But, of course, somebody locally tried it, then another one and another one. First thing you knew, practically all our tournament fishermen were rigged to “slow troll” minnows and jigs from the front of the boat with the two fishermen sitting side-by-side. Yeah, we laughed about that, too. “Holding hands” is what we dubbed it — said we’d never do that, either.

We discovered that not all the crappie lived next to the brush over at Eagle. In fact, the bigger fish were coming from right out in the middle — usually in one of the deepest holes in the lake at the southwest end of Float Row. Shoot, if we had 30 boats in an Eagle Lake tournament, 25 of us would be right out there within rock-throwing distance of one another.

For a year or two, Kenny Blackwell, who grew up on Eagle, convinced us we could catch more and bigger fish using slip corks cast as far away from an anchored boat as possible. Yep, we all bought anchors and slip corks for a couple of years. The thinking was that Eagle’s un-Mississippi-like, clear, aqua-colored water gave us away to those smart fish. So, we needed to be really stealthy out there in that 25- to 30-foot water and catch them as far away from our boats as possible.

But, over the years, the one constant was that we caught fish. We all caught fish (and big ones, too) on T-Day at Eagle. It became one of our favorite places to hold a tournament. In fact, Eagle still holds our club record for entries in a regular club tournament at 48 boats — set a decade or so ago.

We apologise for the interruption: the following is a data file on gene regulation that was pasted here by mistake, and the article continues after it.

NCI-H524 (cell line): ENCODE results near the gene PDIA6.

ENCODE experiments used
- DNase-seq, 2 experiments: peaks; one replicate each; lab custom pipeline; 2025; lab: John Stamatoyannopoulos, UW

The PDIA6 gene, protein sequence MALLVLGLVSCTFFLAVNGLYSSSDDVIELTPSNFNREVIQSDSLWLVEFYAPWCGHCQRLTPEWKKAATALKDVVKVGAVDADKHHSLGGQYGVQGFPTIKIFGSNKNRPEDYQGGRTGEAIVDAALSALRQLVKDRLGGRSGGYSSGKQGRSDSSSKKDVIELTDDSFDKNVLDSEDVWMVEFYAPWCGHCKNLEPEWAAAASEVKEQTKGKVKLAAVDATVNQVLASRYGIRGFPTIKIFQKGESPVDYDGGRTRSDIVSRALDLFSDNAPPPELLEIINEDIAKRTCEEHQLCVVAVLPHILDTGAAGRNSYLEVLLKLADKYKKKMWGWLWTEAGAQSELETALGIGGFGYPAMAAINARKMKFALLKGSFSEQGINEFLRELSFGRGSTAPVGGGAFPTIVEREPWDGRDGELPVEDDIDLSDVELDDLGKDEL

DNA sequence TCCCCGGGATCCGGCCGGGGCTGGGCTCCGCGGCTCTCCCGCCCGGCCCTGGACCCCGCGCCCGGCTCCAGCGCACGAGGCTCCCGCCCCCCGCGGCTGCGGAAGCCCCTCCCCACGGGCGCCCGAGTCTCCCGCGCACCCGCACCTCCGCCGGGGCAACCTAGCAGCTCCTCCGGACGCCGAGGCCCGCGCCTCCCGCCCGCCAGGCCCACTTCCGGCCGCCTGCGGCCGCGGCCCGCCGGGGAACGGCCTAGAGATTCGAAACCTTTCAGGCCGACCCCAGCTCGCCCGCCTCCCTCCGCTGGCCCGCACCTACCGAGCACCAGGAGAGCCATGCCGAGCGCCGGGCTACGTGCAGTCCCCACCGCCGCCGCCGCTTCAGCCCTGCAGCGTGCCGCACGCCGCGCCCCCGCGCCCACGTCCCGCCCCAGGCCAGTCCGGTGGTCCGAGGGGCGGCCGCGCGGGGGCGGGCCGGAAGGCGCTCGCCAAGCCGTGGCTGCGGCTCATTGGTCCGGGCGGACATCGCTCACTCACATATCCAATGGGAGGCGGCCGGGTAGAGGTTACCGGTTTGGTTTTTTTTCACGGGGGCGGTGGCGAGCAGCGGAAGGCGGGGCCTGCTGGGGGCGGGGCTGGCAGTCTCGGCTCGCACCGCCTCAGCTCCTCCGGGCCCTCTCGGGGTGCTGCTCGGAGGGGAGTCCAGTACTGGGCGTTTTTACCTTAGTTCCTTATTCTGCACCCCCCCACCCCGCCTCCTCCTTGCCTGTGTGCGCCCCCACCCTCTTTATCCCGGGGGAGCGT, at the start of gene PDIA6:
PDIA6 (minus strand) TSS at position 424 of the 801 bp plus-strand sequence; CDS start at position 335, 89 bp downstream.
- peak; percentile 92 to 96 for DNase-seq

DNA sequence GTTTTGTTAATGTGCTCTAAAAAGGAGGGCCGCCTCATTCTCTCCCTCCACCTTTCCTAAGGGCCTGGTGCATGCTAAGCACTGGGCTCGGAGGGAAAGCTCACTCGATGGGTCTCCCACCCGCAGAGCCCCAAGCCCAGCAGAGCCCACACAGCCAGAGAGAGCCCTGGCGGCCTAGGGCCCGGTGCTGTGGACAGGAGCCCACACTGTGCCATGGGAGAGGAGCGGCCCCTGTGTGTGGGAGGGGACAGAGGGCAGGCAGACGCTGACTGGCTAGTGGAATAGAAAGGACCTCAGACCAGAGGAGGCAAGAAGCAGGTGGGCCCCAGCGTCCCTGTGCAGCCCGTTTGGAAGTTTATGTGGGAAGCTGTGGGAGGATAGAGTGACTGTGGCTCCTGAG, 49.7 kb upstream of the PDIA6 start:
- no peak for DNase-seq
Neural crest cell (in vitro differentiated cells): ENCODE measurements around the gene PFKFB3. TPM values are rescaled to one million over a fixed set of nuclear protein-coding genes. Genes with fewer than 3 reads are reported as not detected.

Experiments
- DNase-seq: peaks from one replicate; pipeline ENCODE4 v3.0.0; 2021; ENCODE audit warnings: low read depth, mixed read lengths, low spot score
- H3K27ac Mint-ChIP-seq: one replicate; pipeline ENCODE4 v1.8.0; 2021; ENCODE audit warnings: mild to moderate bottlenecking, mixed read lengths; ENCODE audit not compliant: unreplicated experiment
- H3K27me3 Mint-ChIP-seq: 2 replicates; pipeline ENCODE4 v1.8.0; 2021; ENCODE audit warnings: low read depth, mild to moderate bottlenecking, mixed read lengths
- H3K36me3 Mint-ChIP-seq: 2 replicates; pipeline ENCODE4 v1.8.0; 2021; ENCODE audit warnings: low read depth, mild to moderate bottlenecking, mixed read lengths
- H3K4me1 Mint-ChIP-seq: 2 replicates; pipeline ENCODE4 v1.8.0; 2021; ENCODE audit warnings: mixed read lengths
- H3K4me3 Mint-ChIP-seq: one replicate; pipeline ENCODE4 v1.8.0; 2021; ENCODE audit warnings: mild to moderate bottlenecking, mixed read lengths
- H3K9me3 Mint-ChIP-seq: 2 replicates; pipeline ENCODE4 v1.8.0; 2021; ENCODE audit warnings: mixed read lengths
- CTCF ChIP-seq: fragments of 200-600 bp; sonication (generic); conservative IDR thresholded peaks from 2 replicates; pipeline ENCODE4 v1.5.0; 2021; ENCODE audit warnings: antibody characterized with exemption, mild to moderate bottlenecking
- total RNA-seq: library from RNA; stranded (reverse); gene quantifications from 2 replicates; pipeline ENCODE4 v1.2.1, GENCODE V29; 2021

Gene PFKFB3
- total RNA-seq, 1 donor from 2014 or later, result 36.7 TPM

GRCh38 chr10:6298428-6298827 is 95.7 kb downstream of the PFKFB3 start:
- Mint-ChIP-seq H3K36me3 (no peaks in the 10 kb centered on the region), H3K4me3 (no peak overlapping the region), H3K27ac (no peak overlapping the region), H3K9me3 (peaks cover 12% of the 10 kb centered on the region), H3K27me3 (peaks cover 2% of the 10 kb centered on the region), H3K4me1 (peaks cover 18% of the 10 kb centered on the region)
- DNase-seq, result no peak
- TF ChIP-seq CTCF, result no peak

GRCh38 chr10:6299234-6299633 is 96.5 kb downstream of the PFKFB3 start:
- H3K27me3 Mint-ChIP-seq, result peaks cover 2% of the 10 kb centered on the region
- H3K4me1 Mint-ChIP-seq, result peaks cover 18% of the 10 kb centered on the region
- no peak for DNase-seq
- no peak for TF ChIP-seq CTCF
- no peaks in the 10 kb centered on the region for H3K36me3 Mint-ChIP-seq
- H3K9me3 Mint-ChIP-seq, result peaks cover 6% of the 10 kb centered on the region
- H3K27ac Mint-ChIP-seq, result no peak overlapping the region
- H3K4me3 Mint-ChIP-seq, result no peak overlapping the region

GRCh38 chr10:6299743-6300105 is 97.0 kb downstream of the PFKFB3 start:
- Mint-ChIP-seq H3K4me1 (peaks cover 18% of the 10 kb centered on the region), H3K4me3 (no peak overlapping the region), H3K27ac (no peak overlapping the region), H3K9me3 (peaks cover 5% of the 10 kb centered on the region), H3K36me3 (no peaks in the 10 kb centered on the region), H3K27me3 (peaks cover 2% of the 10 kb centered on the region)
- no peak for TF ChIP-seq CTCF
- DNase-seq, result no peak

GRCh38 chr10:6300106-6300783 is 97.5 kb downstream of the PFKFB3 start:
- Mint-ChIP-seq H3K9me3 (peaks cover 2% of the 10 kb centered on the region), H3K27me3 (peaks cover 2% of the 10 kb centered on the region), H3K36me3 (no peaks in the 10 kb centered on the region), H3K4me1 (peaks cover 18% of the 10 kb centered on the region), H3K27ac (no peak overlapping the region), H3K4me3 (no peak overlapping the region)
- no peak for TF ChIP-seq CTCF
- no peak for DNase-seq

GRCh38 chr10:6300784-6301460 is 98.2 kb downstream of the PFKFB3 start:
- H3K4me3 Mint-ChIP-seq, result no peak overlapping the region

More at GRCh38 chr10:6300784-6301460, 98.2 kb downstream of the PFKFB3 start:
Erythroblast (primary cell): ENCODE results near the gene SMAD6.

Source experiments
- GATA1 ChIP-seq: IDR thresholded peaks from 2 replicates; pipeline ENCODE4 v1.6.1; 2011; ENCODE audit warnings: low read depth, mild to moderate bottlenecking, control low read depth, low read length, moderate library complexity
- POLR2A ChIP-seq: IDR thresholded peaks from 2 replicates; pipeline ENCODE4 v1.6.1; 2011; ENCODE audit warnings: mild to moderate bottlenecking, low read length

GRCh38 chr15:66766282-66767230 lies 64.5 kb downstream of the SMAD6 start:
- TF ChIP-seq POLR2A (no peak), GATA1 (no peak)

Back then, Eagle was one of the few “out-of-town” events that MCC held. Truly, for many of us, it was an adventure. I think that’s where we really learned the fine art of our “get-togethers” and off-the-lake socializing that we now call “tailgating.”

Twelve to 15 of us would pile into Mrs. Allen’s house. Her lakeside home downstairs was fixed up to sleep everyone in his own bed; plus, we had a good-sized full kitchen and eating area. Oh, how I fondly remember those cold pre-fishing days spent inside Mrs. Allen’s, playing dominoes, and cooking chili instead of actually getting on that cold, windy lake. Other members had cabins on Eagle or would bring a camper, but Mrs. Allen’s was our Eagle Lake Headquarters for sure.

The lean years

Then, something happened. The fish disappeared. The Game and Fish people surmised everything from disease to invasion of some kind of non-native grass had caused every blessed crappie in the lake to disappear. I’m telling you, there wasn’t a single crappie to be found in Eagle.

MCC worked with MDWFP to restore the lake. We took brood-size crappie from Chotard and stocked them in Eagle. And the MDWFP began stocking Eagle with black crappie by the thousands.

We still couldn’t catch any. Eventually, we took Eagle off the tournament trail altogether. It was awful — Eagle Lake had become the worst crappie lake in Mississippi.

It’s back

Well, no longer — Eagle is back. Look, I literally just hung up the phone with one of our MCC members begging me to move the Jan. 14 Chotard tournament to Eagle or to let the fishing teams decide which lake to fish, Eagle or Chotard. Begging, I tell you, a grown man, accomplished Chotard fisherman begging to fish Eagle instead of his beloved Chotard.

I’ve had more calls centered around the excitement about the huge Eagle Lake slabs than almost anything I can recall that is fishing related.

Yep, Eagle Lake is back growing both white and black crappie as big as they grow! ‘Bout damn time.